Scott Morrison's car splashed with fake blood by refugee rights activists in Queensland

Scott Morrison's visit to the University of Queensland turned sour this morning after his car and a university building were hit with fake blood.

The Prime Minister's car is seen smeared in fake blood at the University of Queensland

The Prime Minister's car is seen smeared in fake blood at the University of Queensland Source: AAP

Prime Minister Scott Morrison has been escorted from a University of Queensland building by police after his car was splashed with red paint by refugee rights activists during a protest.

Images uploaded to social media from the scene also show part of the university's Australian Institute of Bioengineering and Nanotechnology covered in the paint, as well as a security guard.

A banner covered in the fake blood reading "I'm sorry I came here by boat, I'm sorry for seeking safety" was also draped across the building.

Scott Morrison rushed from protesters after red paint thrown on his car

Videos show dozens of protesters chanting "free the refugees" outside the building, where Mr Morrison was visiting a vaccine lab, and asking to speak with him.

A Queensland Police Service spokesperson said the protest action began outside the university, during which Mr Morrison's car was damaged, and he was later escorted by officers from the building and into a police vehicle.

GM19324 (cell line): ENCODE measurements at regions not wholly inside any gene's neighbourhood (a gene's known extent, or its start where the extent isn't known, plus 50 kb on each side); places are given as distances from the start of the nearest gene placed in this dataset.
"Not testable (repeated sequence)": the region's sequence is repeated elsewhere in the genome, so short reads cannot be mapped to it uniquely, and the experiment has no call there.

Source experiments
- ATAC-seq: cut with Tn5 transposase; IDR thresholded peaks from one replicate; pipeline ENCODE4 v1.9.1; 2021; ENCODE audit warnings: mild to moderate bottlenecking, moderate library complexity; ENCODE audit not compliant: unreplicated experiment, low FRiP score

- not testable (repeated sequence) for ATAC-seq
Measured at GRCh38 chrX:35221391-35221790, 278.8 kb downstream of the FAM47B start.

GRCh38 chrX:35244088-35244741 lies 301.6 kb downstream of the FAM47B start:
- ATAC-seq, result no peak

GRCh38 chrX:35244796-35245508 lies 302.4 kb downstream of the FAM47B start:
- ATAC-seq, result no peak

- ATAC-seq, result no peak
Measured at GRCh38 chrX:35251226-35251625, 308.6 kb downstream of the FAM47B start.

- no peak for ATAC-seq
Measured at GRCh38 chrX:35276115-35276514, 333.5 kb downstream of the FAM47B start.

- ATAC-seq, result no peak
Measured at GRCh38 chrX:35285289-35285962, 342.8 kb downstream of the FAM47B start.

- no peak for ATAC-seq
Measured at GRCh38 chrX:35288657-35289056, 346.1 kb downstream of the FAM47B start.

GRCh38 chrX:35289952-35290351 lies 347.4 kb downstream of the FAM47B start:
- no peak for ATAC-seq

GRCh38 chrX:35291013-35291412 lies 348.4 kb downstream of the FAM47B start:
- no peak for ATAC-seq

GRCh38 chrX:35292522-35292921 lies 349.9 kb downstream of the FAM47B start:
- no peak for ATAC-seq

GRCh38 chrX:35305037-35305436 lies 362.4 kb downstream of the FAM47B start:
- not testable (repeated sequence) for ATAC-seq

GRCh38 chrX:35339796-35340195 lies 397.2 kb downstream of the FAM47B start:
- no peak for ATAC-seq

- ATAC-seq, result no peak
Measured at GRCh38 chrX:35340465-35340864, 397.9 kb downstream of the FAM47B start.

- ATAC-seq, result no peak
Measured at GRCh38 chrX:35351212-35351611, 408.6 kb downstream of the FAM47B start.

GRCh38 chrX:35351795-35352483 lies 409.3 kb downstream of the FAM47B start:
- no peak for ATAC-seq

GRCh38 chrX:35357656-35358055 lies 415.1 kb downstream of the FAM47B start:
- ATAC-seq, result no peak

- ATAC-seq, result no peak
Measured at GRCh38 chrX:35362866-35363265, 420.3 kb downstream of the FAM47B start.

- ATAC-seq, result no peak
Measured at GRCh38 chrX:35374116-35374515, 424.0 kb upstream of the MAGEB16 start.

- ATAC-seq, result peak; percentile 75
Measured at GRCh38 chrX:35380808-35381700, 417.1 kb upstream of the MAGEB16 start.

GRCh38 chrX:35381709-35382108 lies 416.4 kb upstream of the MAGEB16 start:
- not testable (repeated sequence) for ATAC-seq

A security guard is seen guarding a door that has been smeared in fake blood
Source: AAP

Asked about the protesters at a media event later in the day, Mr Morrison said their actions were "very disappointing".

Refugee rights activists in Brisbane have this year repeatedly protested outside the Kangaroo Point Central Hotel, where some 120 asylum seekers are being detained.

They have long criticised Mr Morrison and the coalition government for its hardline immigration and border polices. 

A refugee protester is seen outside a glass door
Source: AAP

In 2018 Mr Morrison attracted international attention when it was revealed he had a trophy in the shape of a migrant boat with the caption "I Stopped These" in his office, in reference to his overseeing of the government’s Operation Sovereign Borders policy during his time as immigration minister.

A few months later, he told an event organised by suicide prevention service Lifeline that he has cried “on his knees” over the plight of young asylum seekers held in Australian offshore processing centres, saying border security was a “moral burden” and the issues were not “easy”.

Thirteen people have died while in Australia's offshore processing system since it resumed under the Gillard Labor government in 2012, according to the Refugee Council of Australia.


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Published 12 October 2020 at 1:48pm, updated 12 October 2020 at 2:20pm
By Evan Young